So this is a form of economic determinism, or historical inevitability, that in the 17th century would have been called predestination. The essence of predestination is that while we have limited scope for cooperating with it or not, we cannot overturn it.

But there is an equivalent economic determinism on the right, that regards market forces as "the one true path", and our choices are limited to helping them or hindering them. Ultimately, says the theory, markets cannot be bucked. The politician's job, essentially, is to get out of the way.

What helps to bolster these two left-wing and right-wing forms of economic determinism is that neither of them have much time for ethical values and abiding moral truths embedded in culture, nor for principles of social behaviour derived from basic shared beliefs about life and its purpose (ie, a meta-narrative).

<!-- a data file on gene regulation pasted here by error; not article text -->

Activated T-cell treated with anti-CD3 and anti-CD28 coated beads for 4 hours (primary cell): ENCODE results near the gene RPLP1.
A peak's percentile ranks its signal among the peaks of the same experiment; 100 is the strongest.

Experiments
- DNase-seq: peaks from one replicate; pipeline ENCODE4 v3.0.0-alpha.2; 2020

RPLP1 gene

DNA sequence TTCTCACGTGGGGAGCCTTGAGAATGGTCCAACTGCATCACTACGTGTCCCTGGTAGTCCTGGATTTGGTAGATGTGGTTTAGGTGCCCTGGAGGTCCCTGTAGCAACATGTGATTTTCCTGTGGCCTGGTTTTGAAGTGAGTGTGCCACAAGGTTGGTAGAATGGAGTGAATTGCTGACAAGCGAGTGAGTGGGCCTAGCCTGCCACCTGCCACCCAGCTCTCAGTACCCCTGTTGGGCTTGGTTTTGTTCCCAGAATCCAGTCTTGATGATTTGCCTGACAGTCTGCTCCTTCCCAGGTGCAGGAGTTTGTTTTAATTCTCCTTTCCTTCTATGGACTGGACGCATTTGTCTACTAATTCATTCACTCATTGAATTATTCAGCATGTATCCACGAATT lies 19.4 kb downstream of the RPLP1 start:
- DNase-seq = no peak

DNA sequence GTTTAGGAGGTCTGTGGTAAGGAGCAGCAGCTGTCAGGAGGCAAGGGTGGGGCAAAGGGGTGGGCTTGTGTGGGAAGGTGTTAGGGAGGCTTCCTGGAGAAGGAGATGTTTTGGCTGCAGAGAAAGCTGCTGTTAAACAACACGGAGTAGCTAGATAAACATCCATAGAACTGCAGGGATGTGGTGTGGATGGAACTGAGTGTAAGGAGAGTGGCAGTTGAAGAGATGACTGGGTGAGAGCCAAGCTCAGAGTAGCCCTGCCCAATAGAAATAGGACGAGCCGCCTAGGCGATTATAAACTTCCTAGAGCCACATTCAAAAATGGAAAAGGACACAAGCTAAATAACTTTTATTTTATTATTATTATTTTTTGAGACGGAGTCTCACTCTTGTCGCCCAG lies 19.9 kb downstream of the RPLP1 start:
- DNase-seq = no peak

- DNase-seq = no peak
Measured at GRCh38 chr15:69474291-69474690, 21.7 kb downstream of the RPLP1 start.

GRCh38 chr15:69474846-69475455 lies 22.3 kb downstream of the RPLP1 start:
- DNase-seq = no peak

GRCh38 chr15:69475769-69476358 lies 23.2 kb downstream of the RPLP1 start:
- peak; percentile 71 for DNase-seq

And it is the decline of any comfortable space for such non-ideological middle ground which I would identify with liberal secularism. All is pragmatism. Its practitioners only ask "What works best?" and resort to such nebulous concepts as the "greatest good of the greatest number", without recognising that they are begging the question, because they cannot envisage that the very term "good" implies a moral standpoint outside their belief system. The questions people don't ask are generally the questions they can't answer.


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So post-Marxist anti-capitalist determinism and capitalist free market determinism are where the magnetic poles lie in this post-Modern landscape, and they attract people who are looking for ideological certainty. It is this certainty that motivates party zealots to pound the cold and wet pavements in the autumn twilight, canvassing for votes.

It is true that we still have available to us the background radiation of residual Christianity, slightly more than mere nostalgic sentimentality, which as a society we are about to experience again as Christmas approaches. People genuinely are more compassionate as the Christian influence rises with the onset of the season, only for it to deflate once Epiphany is past (and increasingly, before that.) It shows itself in such elusive and difficult to define concepts such as "fairness", and "what is right".